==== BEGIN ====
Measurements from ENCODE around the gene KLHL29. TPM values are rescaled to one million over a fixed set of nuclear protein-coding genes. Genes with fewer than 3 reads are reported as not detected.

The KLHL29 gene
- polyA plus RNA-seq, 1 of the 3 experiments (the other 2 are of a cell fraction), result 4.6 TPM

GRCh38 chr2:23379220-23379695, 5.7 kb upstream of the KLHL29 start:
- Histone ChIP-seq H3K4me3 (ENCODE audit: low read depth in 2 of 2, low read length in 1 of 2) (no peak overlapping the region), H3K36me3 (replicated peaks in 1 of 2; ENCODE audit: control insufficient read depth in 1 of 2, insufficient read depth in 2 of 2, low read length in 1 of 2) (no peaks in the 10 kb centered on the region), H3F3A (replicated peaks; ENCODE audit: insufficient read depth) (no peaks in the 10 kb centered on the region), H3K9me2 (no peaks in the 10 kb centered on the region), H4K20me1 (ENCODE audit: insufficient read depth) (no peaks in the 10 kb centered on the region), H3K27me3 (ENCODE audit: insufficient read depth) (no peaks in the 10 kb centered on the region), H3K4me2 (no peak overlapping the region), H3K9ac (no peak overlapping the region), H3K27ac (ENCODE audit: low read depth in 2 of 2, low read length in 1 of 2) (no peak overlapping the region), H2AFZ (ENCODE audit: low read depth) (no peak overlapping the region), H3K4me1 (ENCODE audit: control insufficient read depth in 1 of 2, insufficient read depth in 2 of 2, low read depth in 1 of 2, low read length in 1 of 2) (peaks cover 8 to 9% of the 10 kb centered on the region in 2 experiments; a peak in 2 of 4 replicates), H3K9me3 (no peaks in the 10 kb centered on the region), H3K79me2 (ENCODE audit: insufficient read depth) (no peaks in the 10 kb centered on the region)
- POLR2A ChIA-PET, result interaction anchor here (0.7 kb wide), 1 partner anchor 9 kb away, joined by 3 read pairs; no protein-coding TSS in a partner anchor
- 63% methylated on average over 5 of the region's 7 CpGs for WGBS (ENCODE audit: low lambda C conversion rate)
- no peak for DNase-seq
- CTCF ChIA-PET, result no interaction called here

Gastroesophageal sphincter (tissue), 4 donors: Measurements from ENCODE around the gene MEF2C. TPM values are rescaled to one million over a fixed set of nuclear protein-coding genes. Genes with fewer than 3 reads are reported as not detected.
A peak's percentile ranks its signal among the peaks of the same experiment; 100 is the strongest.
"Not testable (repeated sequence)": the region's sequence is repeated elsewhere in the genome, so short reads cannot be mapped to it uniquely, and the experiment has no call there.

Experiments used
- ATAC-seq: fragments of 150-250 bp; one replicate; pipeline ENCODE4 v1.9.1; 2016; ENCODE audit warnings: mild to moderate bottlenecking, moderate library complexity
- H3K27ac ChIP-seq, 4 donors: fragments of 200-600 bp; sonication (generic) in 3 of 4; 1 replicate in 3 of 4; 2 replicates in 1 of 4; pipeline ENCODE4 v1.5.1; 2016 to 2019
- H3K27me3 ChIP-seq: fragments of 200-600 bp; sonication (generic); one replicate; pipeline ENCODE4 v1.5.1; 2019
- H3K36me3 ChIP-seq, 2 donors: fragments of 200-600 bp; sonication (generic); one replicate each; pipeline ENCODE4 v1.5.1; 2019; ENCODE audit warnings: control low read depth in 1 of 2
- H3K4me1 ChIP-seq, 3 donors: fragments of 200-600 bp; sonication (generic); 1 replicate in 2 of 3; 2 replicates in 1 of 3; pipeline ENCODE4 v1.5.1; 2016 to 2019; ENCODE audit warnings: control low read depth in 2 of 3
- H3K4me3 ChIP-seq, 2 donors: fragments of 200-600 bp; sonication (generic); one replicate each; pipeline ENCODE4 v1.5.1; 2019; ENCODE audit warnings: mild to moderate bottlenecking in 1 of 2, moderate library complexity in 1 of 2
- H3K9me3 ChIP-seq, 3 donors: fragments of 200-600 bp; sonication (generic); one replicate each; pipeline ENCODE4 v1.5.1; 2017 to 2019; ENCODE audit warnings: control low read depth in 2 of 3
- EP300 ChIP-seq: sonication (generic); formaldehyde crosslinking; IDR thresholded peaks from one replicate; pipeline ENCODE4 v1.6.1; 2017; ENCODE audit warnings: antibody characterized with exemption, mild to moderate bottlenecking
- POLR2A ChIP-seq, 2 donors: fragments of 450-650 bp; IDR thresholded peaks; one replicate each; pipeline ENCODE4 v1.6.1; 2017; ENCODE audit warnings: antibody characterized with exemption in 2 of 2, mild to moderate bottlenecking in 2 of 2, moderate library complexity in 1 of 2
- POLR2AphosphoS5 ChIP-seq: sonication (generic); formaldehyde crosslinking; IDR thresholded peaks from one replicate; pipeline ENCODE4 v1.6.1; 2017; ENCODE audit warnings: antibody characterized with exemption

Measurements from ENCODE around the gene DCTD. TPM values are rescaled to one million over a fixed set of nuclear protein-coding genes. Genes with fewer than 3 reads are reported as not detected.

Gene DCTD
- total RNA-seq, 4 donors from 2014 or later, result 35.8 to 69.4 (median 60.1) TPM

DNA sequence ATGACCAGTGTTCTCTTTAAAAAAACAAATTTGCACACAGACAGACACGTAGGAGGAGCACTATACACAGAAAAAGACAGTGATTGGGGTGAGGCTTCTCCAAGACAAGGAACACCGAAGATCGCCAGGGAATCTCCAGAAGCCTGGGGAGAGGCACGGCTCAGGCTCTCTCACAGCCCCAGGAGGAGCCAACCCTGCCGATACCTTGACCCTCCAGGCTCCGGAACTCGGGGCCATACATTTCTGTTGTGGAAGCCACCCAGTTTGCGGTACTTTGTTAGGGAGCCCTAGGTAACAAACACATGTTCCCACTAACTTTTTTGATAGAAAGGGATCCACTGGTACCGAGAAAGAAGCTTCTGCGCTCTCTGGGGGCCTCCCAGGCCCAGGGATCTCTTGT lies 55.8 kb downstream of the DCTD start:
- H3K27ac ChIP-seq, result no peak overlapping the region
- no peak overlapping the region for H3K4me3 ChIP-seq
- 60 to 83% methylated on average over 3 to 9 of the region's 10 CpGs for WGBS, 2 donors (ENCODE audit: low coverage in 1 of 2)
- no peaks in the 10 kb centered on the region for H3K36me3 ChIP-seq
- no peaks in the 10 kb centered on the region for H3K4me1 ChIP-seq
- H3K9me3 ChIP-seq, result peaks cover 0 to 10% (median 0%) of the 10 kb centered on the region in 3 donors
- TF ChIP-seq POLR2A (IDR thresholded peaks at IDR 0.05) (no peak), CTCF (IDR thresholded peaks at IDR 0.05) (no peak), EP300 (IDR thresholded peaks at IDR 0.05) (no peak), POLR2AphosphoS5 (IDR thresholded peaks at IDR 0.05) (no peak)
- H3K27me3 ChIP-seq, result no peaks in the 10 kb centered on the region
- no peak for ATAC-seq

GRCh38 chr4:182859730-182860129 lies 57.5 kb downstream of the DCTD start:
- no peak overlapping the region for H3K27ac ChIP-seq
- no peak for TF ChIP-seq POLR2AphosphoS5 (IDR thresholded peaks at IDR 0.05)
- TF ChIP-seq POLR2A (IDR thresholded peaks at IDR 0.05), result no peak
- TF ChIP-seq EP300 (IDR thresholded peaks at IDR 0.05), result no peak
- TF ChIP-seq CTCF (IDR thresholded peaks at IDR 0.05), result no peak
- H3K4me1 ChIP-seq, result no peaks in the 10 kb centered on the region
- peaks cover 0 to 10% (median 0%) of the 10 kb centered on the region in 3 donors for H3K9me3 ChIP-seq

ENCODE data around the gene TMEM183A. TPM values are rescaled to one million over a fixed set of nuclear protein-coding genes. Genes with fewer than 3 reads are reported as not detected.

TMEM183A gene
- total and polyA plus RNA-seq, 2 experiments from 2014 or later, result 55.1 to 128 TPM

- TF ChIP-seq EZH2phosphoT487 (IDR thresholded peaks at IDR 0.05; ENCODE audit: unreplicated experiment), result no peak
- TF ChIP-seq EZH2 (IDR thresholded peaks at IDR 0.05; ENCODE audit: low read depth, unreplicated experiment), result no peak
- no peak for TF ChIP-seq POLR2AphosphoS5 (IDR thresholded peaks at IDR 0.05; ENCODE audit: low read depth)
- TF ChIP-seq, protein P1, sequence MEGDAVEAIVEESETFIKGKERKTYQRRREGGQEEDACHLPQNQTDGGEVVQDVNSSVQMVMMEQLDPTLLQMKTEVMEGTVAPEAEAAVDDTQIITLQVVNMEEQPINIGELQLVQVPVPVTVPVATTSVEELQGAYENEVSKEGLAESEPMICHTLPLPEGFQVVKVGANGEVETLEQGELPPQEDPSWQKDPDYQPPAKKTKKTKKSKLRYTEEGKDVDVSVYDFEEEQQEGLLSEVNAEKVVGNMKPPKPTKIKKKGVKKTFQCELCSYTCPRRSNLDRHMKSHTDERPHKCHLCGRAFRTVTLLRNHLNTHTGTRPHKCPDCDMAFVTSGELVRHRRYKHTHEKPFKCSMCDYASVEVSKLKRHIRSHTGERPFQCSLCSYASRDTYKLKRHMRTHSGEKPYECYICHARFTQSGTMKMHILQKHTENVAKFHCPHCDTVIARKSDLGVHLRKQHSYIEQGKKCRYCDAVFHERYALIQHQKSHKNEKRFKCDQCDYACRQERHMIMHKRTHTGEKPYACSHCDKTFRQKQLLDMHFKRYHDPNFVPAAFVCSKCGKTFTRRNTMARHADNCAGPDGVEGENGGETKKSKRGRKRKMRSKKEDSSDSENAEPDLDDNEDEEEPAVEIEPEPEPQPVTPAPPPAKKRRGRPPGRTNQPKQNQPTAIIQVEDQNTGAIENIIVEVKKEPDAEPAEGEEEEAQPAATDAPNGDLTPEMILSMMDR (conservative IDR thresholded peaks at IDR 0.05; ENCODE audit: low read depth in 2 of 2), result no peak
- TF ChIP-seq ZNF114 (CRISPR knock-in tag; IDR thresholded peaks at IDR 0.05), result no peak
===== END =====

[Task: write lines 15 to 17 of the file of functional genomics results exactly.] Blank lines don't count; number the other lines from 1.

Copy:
- H3K27ac ChIP-seq, 4 donors: fragments of 200-600 bp; sonication (generic) in 3 of 4; 1 replicate in 3 of 4; 2 replicates in 1 of 4; pipeline ENCODE4 v1.5.1; 2016 to 2019
- H3K27me3 ChIP-seq: fragments of 200-600 bp; sonication (generic); one replicate; pipeline ENCODE4 v1.5.1; 2019
- H3K36me3 ChIP-seq, 2 donors: fragments of 200-600 bp; sonication (generic); one replicate each; pipeline ENCODE4 v1.5.1; 2019; ENCODE audit warnings: control low read depth in 1 of 2